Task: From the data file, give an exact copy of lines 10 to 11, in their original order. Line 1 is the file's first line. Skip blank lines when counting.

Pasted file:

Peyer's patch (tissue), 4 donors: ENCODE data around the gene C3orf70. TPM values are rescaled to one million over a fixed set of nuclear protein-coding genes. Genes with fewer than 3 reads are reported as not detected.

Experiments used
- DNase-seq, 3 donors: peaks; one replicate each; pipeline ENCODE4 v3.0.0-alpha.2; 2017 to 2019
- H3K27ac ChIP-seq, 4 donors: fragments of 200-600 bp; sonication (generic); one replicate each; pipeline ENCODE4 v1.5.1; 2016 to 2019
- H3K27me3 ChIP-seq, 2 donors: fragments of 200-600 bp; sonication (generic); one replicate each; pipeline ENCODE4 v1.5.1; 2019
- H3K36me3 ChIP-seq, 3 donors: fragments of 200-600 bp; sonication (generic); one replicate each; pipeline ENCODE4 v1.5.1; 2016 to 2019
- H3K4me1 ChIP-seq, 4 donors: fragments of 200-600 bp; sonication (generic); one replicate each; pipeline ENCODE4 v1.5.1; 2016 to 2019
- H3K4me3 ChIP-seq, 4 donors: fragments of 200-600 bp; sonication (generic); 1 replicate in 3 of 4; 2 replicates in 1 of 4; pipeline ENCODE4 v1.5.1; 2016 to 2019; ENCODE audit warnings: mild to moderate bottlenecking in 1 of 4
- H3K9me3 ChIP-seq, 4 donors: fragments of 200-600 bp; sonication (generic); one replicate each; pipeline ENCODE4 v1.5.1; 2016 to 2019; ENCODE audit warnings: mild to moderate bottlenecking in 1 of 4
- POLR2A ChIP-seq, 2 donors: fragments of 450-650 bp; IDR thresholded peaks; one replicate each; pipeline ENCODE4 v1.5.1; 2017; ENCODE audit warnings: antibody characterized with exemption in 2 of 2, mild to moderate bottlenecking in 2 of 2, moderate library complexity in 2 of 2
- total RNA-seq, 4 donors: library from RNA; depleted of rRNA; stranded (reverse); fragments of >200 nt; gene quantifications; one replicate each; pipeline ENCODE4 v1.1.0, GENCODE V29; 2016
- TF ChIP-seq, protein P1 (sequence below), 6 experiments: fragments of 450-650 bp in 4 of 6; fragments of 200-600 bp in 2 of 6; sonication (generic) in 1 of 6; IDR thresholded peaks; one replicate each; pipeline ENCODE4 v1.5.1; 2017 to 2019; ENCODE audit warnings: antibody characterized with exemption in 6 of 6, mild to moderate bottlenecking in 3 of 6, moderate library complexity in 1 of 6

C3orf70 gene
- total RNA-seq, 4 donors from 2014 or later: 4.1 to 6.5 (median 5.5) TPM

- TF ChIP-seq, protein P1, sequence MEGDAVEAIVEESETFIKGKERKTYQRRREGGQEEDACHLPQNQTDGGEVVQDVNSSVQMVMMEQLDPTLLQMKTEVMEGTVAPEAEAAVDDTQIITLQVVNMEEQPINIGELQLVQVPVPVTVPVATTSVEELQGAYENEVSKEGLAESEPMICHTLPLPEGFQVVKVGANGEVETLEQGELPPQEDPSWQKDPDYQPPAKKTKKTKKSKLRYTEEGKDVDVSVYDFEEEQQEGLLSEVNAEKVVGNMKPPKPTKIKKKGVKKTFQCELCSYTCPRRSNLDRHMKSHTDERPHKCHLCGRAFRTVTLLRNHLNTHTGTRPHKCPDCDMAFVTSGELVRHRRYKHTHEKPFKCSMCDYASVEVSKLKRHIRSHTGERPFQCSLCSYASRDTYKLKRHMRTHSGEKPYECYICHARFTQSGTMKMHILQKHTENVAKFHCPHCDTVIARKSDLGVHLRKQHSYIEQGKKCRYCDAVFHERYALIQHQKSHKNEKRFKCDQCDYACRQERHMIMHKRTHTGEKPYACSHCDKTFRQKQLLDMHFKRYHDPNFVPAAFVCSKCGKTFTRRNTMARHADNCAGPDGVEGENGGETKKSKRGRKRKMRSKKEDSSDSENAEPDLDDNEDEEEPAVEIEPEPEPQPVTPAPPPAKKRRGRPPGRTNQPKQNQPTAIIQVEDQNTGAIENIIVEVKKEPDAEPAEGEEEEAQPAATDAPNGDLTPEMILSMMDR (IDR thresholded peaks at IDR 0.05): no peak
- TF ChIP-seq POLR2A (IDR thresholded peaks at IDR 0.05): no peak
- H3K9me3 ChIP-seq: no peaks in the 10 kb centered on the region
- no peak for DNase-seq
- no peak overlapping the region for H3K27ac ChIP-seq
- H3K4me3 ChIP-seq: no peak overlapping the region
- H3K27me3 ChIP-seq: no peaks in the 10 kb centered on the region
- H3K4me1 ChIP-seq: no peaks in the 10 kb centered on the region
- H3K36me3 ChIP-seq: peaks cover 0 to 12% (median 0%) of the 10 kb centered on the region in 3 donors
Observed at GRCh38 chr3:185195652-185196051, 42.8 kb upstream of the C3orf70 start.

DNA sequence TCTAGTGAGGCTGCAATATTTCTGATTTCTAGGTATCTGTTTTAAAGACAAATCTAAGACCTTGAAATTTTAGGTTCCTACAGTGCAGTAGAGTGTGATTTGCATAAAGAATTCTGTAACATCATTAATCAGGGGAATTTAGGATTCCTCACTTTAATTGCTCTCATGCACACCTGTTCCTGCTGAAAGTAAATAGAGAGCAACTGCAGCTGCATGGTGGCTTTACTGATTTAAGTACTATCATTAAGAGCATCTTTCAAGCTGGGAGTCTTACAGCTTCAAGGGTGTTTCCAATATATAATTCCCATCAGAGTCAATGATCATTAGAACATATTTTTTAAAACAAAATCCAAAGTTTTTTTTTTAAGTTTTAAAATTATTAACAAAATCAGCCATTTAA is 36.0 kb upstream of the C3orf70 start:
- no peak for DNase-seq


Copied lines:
- POLR2A ChIP-seq, 2 donors: fragments of 450-650 bp; IDR thresholded peaks; one replicate each; pipeline ENCODE4 v1.5.1; 2017; ENCODE audit warnings: antibody characterized with exemption in 2 of 2, mild to moderate bottlenecking in 2 of 2, moderate library complexity in 2 of 2
- total RNA-seq, 4 donors: library from RNA; depleted of rRNA; stranded (reverse); fragments of >200 nt; gene quantifications; one replicate each; pipeline ENCODE4 v1.1.0, GENCODE V29; 2016